If disabled employees are no longer able to perform the essential functions of their job even with reasonable accommodation, under the Americans with Disabilities Act the employer must consider transferring the workers to an available vacant job that meets their qualifications. However, can an employer transfer those employees when they may be able to remain in their old position with certain accommodations? According to a new decision from the Fourth Circuit Court of Appeals (which includes North Carolina, South Carolina, and Virginia), employers may only look to transfer a worker after other accommodation options have been exhausted.
In Wirtes v. City of Newport News, a police officer was no longer able to wear his duty belt due to a nerve condition. The city offered the officer two alternatives: early retirement or transfer to a civilian position that did not require use of the belt. The employer rejected the employee’s proposed accommodation of use of a shoulder holster as an alternative to the belt. He declined the alternatives offered by the city and sued, alleging failure to provide reasonable accommodations under the ADA. The district court disagreed, dismissing the claim on the basis that the transfer was an acceptable accommodation.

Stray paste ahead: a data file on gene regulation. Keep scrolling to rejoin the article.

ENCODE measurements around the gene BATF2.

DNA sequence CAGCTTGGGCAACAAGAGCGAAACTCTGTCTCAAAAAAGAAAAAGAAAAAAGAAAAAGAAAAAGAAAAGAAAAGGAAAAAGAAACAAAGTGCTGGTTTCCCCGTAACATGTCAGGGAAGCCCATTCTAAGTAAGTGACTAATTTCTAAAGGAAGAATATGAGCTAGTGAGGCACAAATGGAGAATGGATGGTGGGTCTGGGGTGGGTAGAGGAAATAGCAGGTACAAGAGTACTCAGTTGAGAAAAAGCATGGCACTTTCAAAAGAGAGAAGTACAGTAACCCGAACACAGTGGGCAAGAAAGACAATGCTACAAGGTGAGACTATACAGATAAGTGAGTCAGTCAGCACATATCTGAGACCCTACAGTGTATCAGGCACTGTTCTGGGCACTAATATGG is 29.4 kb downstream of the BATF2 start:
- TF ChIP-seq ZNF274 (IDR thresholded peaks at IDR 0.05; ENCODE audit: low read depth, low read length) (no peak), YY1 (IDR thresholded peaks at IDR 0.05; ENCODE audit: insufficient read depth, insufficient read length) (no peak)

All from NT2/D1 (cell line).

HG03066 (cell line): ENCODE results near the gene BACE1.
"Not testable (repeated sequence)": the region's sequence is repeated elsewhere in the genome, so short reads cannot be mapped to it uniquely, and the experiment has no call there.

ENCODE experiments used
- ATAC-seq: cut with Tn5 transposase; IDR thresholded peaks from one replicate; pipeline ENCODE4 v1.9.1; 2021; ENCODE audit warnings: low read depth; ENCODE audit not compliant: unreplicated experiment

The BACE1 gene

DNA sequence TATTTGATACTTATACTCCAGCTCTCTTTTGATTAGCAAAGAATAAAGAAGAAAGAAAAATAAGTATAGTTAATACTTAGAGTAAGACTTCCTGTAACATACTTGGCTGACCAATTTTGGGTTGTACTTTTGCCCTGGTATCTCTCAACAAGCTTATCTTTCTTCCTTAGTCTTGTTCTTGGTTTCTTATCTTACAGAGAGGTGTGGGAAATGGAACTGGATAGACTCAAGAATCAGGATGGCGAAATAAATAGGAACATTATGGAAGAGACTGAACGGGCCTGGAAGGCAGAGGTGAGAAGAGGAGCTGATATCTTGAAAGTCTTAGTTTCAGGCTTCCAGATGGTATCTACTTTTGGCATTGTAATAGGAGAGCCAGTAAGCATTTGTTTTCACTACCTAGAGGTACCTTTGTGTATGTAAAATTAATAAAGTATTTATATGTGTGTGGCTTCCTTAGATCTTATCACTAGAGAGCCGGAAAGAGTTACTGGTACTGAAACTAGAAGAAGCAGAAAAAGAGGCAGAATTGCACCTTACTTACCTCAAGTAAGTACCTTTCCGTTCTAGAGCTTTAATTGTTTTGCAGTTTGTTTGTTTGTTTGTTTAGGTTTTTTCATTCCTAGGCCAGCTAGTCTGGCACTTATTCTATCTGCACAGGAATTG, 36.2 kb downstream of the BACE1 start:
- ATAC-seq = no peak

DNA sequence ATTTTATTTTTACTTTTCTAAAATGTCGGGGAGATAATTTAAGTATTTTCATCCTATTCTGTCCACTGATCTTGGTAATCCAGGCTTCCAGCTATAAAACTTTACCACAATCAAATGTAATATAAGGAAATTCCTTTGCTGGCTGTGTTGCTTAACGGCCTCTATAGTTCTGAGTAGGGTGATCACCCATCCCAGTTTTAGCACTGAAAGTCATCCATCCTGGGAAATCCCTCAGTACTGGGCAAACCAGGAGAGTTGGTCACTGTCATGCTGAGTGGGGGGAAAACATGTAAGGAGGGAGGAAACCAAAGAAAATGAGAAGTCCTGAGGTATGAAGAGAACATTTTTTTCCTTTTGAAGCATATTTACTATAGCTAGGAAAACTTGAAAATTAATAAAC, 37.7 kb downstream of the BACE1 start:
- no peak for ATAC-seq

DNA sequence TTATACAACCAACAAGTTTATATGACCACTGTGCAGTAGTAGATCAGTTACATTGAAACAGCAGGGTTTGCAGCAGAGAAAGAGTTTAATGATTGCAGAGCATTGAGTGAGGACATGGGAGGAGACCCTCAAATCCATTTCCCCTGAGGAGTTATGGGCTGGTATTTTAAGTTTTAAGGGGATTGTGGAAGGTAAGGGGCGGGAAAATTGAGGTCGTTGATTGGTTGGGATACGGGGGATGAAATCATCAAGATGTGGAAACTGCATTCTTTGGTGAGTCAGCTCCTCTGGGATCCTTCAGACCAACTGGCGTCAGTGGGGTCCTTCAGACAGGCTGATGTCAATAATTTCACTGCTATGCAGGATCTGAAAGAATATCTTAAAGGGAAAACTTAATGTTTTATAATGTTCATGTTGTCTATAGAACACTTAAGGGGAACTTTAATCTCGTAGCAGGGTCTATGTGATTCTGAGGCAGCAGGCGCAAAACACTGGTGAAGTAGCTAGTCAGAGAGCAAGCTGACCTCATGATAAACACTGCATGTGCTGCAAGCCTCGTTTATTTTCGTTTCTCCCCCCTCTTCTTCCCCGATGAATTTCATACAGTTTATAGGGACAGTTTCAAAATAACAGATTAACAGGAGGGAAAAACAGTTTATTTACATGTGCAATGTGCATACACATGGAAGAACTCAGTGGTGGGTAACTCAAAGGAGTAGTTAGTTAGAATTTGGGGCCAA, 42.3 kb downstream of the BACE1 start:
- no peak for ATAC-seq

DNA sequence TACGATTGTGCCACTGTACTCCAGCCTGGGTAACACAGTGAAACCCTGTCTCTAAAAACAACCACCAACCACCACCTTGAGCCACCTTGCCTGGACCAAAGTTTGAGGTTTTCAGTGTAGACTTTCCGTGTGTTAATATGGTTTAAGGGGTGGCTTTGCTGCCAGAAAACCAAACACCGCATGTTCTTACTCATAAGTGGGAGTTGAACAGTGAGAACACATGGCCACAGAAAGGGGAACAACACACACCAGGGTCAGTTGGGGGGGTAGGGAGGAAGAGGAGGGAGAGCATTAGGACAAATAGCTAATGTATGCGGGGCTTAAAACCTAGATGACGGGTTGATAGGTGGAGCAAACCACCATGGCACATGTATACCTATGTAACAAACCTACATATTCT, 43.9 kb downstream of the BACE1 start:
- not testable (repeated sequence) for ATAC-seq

On appeal, the Fourth Circuit reversed this dismissal, remanding the case for additional proceedings. The appeals court noted that the district court failed to determine whether wearing the duty belt was an essential function of the police officer’s job, or whether use of the shoulder holster was a reasonable accommodation. However, the Fourth Circuit noted that transferring an employee against his stated preference is an accommodation of last resort, and it should only be considered in unusual circumstances where there are no viable accommodations that allow the employee to remain in his previous job.
This decision places the Fourth Circuit in accord with other federal appellate courts and the Equal Employment Opportunity Commission. The ADA accommodation process requires employers to consider (and document) reasonable measures that return the employee to his or her regular job before considering alternatives.